• More border security information is now out there, this time in the form of a new joint Canada-U.S. risk & threat assessment“The Honourable Vic Toews, Canada’s Minister of Public Safety, today announced the release of the United States–Canada Joint Border Threat and Risk Assessment. The report helps enhance our understanding of common threats and risks in the areas of national security, criminal enterprises, migration, agriculture and health at our shared border. “The Government of Canada is committed to a safe, secure and efficient border. This is vital to Canada’s economy and to the safety and security of all Canadians,” said Minister Toews. “Canada and the U.S. are working closely to ensure that our shared border remains open to the legitimate movement of people and goods, and closed to those who would do either country harm.” “The United States and Canada have a long history of productive collaboration,” said U.S. Department of Homeland Security Secretary, Janet Napolitano. “The Joint Border Threat and Risk Assessment reflects our ongoing commitment to enhancing security along our shared border while facilitating legitimate travel and trade that is critical to the economies of both countries.” ….” The full report is here.
  • Most young Canadians know little or nothing about most of the wars and peacekeeping missions their countrymen have served in, according to a survey done one year ago for Veterans Affairs Canada. While a bare majority of the 13-to-17-year-olds surveyed claimed to know at least a moderate amount about the Second World War, their knowledge fell off rapidly beyond that. More than two-thirds said they knew very little or nothing at all about the First World War, and nearly as many were equally unaware of Canadian peacekeeping efforts since 1960. Their ignorance peaked with the Korean War, about which 82 per cent said they knew nothing or very little. Even for the best-known conflict, the Second World War, 37 per cent of the youth said they knew very little and nine per cent knew nothing at all. The 514 youth were surveyed last March by Phoenix Strategic Perspectives as part of a $47,600 project for Veterans Affairs designed to assess Canadians’ awareness, engagement and satisfaction with Remembrance Day programming ….”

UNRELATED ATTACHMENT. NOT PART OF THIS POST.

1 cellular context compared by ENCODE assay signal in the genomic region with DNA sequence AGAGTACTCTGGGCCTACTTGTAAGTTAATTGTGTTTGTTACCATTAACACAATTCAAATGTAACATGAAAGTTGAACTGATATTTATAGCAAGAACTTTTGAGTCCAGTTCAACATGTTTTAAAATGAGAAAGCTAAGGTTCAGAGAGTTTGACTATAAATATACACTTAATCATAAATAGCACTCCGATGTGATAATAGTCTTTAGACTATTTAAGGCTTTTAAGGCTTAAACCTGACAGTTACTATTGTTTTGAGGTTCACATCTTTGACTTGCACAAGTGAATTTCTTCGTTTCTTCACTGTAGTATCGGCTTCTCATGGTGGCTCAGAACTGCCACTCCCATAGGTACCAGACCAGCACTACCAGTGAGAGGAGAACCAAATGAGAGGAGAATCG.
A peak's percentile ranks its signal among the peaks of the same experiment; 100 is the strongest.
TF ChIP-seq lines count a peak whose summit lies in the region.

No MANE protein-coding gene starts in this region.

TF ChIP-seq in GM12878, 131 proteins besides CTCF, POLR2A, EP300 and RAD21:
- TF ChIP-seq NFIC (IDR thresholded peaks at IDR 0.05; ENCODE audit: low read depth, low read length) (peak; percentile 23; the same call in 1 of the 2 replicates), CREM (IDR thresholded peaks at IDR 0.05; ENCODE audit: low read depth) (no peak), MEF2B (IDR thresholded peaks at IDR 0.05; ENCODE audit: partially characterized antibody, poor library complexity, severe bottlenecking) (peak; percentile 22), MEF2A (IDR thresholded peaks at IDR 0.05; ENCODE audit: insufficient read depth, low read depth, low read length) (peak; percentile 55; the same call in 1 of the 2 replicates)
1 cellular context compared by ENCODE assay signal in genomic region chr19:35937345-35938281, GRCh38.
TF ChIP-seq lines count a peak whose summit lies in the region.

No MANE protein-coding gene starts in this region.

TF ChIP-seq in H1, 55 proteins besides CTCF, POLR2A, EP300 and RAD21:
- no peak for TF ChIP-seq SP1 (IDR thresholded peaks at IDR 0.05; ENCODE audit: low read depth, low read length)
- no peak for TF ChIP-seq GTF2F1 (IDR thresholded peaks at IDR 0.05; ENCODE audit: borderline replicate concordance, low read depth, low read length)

• Maybe the bit in red at the end will help young people learn history better…. “The Conservative government is planning a $100-million national celebration to mark the bicentennial of the War of 1812 next year. It is understood that the current plans for the commemoration include re-enactments of famous battles, the repair of monuments and plaques, a new visitor centre at Fort York in Toronto, a documentary, a national essay-writing competition and a dedicated website. Dean Del Mastro, the parliamentary secretary for Canadian Heritage, confirmed the government is keen to make the bicentennial a major event …. many of the events will celebrate 200 years of peaceful co-existence with a former adversary. “These were events that forged our future and made us able to continue as a separate nation,” said Sandra Shaul, project manager for the City of Toronto’s bicentennial commemorations. One of the challenges identified by some event organizers is how to interest recent immigrants to Canada. Ms. Shaul said one proposal is to tell the story of 1812 using puppets accompanied by south-east Asian music ….”